A systemic tension between the agenda and ideology of local families, tribes and other powerful political actors struggling for power on the oil and gas fields in Deirezzor determined the course of the limited business productivity over the past two years. In March 2013 Jabhat Al-Nusra offered a center of direction of local labor and coordination of the investors through the establishment of a “Central Sharia’a Commission.” Nonetheless, the unresolved contrasts soon escalated into a consuming war between Al-Nusra and the allied forces of the Free Syrian Army against ISIS, which ultimately prevailed in June 2014. ISIS took control of both the gas and oil wells and fields, but prioritized oil as its major financial source. Overall - and especially over the past year - ISIS has achieved impressive accomplishments from a technical and an administrative point of view, proceeding from the structural reorganization of the local labor to the consolidation of solid strategic political partnerships, especially with the Assad regime. More in general, ISIS proved the most successful administrator of the Deirezzor province oil and gas fields over the last two decades. Not only did it systematize local and foreign investments by establishing independent administrative sections differentiated by function; ISIS more effectively reorganized the administrative staff, including a problematic mix of muhajereen, foreign managers with little technical experience but exerting high responsibilities and authority, and local employees mostly hired by private companies, by the Syrian government or by the Ministry of Petroleum.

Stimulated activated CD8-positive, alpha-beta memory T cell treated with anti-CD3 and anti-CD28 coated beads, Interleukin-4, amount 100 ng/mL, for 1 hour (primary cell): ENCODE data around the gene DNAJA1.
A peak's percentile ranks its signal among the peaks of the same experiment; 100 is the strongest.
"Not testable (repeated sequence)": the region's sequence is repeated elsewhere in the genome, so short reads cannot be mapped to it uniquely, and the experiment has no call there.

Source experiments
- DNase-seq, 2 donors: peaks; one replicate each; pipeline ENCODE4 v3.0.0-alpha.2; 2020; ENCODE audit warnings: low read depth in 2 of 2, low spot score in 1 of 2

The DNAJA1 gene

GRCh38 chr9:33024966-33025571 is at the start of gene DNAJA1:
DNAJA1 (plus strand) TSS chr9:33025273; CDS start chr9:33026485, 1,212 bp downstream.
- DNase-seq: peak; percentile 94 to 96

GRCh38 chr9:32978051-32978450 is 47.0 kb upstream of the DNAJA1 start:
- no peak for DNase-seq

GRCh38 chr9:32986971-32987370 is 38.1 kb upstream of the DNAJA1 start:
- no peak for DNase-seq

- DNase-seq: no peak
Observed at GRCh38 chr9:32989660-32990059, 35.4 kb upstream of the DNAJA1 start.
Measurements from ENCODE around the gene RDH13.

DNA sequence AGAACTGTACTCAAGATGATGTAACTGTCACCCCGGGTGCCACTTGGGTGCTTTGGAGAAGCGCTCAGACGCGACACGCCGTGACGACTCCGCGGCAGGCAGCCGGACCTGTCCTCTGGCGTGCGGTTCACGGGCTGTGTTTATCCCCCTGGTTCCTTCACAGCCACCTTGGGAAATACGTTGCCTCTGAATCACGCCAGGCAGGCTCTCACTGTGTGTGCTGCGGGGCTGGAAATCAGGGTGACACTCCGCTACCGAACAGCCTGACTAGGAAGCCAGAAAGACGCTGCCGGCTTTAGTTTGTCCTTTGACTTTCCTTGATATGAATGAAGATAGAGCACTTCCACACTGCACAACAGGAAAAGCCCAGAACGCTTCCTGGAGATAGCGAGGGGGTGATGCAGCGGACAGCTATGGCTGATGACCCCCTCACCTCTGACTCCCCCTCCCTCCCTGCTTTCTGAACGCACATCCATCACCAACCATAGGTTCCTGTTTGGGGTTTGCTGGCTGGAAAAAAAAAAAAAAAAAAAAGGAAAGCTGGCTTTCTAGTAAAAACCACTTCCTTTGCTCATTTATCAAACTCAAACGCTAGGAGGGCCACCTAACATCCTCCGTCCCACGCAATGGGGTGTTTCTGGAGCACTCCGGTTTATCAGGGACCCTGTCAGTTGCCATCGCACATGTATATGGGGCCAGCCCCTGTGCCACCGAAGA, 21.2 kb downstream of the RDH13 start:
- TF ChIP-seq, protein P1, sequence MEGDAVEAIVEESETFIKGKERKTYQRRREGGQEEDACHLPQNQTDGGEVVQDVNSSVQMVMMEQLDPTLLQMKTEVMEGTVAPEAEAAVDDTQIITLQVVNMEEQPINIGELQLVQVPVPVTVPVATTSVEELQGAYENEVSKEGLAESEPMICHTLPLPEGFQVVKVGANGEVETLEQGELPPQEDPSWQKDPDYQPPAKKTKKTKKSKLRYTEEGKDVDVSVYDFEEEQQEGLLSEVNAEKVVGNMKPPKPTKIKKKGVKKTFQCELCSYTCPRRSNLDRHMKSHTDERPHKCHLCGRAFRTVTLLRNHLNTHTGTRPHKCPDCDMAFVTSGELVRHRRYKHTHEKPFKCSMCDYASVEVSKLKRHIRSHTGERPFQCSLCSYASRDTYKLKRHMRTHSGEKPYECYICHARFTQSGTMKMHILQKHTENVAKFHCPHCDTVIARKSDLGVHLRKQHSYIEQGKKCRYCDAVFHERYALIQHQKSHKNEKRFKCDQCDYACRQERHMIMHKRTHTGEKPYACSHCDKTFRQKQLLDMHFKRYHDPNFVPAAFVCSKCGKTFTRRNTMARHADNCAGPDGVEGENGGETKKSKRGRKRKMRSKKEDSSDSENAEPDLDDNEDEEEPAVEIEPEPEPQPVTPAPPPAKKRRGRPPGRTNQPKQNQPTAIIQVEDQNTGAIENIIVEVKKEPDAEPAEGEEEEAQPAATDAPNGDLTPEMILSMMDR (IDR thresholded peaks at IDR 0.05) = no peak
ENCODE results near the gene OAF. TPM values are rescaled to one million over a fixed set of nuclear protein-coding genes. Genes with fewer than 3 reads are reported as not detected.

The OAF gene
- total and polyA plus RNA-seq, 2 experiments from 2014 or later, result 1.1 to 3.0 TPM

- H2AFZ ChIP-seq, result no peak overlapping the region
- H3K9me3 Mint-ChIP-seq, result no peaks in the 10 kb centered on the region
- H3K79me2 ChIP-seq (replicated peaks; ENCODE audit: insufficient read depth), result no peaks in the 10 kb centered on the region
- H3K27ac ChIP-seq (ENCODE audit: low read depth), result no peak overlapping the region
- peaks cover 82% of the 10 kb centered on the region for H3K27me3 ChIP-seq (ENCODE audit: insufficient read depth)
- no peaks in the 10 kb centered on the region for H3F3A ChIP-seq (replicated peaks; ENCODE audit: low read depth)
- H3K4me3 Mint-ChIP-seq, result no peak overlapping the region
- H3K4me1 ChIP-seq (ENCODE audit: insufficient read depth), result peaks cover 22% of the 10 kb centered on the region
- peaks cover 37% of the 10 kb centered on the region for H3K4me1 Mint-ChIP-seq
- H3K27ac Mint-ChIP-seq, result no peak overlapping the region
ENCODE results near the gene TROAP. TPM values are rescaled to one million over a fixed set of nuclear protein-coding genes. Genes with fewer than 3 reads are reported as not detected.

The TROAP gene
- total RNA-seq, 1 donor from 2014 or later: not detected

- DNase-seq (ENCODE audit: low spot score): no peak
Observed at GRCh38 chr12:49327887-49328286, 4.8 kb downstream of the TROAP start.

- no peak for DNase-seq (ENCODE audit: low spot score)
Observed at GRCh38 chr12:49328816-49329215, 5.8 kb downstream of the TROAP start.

According to the report, the nature of the relationship between the Assad regime and ISIS remains partially unclear as little information is currently available beyond the research collected by the authors, that took months of crossing official and unofficial data and of testimonies of highly reticent workers and contractors still employed on the gas and oil fields under ISIS control. However, the picture emerging from the study leaves no doubt about the existence of a consolidated, mutually beneficial axis between Assad and ISIS governed by their bilateral interest in opportunity access to resources and profit from gas and oil extraction and trade.